Pre-K-12 Staff to Receive Vaccines in Davidson County in Coming Weeks
Teachers and school support staff in Davidson County will start receiving their first doses of the COVID-19 vaccine by February 20. Vaccines will be made available to teachers earlier than anticipated because Davidson County leaders have accelerated the move to the next phase of distribution.
“Dr. Battle has taken some important steps to get our schools open for in-person learning, now we must do what we can to keep them open by protecting our educators from contracting COVID,” said Dr. Alex Jahangir, Chair of the Metro Board of Public Health and the Metro Coronavirus Task Force. “This announcement today wouldn’t be possible without the leadership of Vanderbilt University Medical Center and HCA/Tri-Star.”
Vanderbilt University Medical Center will oversee the administration of vaccines to Metro Nashville Public Schools employees, which includes charter school staff, at the Vanderbilt Health Center at 100 Oaks. HCA/Tri-Star will vaccinate those employees who work for independent and parochial schools, as well as day care and preschool staff.
“The vaccine is another important step to keep schools safe,” said Mayor John Cooper. “I’m grateful to Metro Public Health for efficiently rolling out the vaccine to help avoid the long lines and wait times we’ve seen in other cities. With the help of our hospital partners, we will continue providing a courteous and efficient vaccination process for our teachers.”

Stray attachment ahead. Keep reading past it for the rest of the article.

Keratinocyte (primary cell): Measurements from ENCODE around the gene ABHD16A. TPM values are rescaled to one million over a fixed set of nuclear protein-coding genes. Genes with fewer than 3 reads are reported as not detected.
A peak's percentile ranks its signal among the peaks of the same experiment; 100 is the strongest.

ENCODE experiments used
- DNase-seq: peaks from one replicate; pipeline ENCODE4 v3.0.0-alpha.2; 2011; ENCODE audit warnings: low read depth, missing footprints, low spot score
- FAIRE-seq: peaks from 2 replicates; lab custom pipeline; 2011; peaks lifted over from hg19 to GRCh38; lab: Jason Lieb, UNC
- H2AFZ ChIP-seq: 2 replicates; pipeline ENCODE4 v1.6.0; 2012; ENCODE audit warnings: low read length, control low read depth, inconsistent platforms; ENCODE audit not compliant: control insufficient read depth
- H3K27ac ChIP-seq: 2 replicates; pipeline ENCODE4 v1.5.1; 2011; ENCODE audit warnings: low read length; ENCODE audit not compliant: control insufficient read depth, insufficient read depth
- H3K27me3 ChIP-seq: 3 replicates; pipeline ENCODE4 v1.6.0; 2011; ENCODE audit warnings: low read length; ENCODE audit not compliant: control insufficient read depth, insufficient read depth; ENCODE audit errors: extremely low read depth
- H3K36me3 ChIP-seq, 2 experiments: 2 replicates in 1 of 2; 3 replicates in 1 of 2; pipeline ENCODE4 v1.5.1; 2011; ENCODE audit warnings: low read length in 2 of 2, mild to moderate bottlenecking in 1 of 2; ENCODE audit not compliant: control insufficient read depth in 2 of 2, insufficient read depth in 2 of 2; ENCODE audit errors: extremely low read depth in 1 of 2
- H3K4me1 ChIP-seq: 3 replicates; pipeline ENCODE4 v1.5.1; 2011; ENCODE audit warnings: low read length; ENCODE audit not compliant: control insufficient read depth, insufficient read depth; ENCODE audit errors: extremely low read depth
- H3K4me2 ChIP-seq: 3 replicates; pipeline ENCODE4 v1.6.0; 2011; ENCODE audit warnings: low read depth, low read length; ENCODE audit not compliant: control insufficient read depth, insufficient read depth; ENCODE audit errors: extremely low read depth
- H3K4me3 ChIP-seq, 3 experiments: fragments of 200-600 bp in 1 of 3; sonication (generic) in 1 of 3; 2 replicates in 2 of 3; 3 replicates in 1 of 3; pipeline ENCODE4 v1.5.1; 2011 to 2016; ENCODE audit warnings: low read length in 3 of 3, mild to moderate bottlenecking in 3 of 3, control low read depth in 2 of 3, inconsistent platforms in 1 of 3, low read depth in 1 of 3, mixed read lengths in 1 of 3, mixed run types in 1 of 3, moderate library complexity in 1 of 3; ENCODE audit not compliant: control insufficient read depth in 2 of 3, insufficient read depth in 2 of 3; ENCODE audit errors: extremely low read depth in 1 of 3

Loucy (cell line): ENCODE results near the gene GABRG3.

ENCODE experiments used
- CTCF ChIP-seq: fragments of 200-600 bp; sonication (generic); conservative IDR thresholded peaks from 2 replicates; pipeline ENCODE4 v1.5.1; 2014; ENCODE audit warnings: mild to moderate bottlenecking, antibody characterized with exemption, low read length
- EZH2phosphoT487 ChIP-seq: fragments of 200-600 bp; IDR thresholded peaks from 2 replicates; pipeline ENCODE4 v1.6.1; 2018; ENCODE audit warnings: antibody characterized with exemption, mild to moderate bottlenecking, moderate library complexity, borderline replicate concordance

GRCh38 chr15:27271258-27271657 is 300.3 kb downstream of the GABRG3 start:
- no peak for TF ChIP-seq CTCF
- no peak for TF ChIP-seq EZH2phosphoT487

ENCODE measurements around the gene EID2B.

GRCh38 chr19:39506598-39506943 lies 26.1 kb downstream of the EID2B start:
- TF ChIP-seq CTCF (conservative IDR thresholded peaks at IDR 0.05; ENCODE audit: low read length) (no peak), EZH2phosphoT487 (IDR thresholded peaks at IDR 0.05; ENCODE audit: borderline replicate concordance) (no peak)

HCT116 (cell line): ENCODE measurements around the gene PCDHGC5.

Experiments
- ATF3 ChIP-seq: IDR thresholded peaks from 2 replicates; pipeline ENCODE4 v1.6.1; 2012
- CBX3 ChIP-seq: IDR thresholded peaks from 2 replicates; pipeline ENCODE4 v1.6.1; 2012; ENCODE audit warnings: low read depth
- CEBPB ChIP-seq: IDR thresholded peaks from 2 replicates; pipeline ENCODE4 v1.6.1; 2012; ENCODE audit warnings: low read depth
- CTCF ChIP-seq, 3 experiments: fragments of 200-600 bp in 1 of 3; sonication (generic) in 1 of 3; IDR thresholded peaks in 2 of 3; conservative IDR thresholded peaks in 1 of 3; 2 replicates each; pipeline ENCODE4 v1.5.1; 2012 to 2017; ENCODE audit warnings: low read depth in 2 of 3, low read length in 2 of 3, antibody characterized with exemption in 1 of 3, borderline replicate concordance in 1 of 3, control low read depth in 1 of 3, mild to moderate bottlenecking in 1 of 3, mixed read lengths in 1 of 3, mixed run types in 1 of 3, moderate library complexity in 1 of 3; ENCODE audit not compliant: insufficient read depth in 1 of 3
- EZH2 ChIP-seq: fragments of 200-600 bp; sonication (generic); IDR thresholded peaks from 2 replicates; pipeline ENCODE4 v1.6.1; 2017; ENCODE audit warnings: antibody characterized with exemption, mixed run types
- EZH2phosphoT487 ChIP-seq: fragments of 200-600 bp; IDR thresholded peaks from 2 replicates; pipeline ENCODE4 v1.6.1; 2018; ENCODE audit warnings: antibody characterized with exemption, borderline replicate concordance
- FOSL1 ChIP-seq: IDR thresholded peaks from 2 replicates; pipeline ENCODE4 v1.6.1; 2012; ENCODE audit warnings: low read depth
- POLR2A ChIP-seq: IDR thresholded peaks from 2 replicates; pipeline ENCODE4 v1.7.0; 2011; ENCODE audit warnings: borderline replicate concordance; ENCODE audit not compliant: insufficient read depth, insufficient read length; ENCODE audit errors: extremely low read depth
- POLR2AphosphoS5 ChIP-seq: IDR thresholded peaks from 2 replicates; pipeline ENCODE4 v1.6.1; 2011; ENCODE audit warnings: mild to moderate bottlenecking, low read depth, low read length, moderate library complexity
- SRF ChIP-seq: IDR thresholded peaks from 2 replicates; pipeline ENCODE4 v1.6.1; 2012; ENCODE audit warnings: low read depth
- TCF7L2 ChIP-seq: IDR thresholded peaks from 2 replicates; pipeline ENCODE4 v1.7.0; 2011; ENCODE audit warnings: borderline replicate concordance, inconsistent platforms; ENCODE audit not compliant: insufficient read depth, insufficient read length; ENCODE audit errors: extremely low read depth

Metro Schools employees will receive sign-up information from Vanderbilt Health in the coming days and will be prioritized for vaccines based on the district’s phase-in schedule for returning students to classrooms and whether or not the employees are working in the face-to-face learning environment or remotely.
“I know that this news will give our teachers and staff a sense of relief that they are this much closer to receiving that extra layer of protection against the virus that has upended our society,” said Director of Metro Schools Dr. Adrienne Battle. “I’m grateful for the volunteer leadership of Dr. Jahangir who has been such a great resource of knowledge and support throughout this pandemic, as well as the Metro Public Health Department led by Dr. Gill Wright and our longtime partners at Vanderbilt Health who are instrumental to the physical and mental wellness of our team.”
In addition to the vaccines provided through the Metro Public Health Department and Vanderbilt University Medical Center, MNPS has received approval by the Tennessee Department of Health to be able to administer a direct allocation of vaccines through our school nurse program, when the state has additional doses available to support this effort.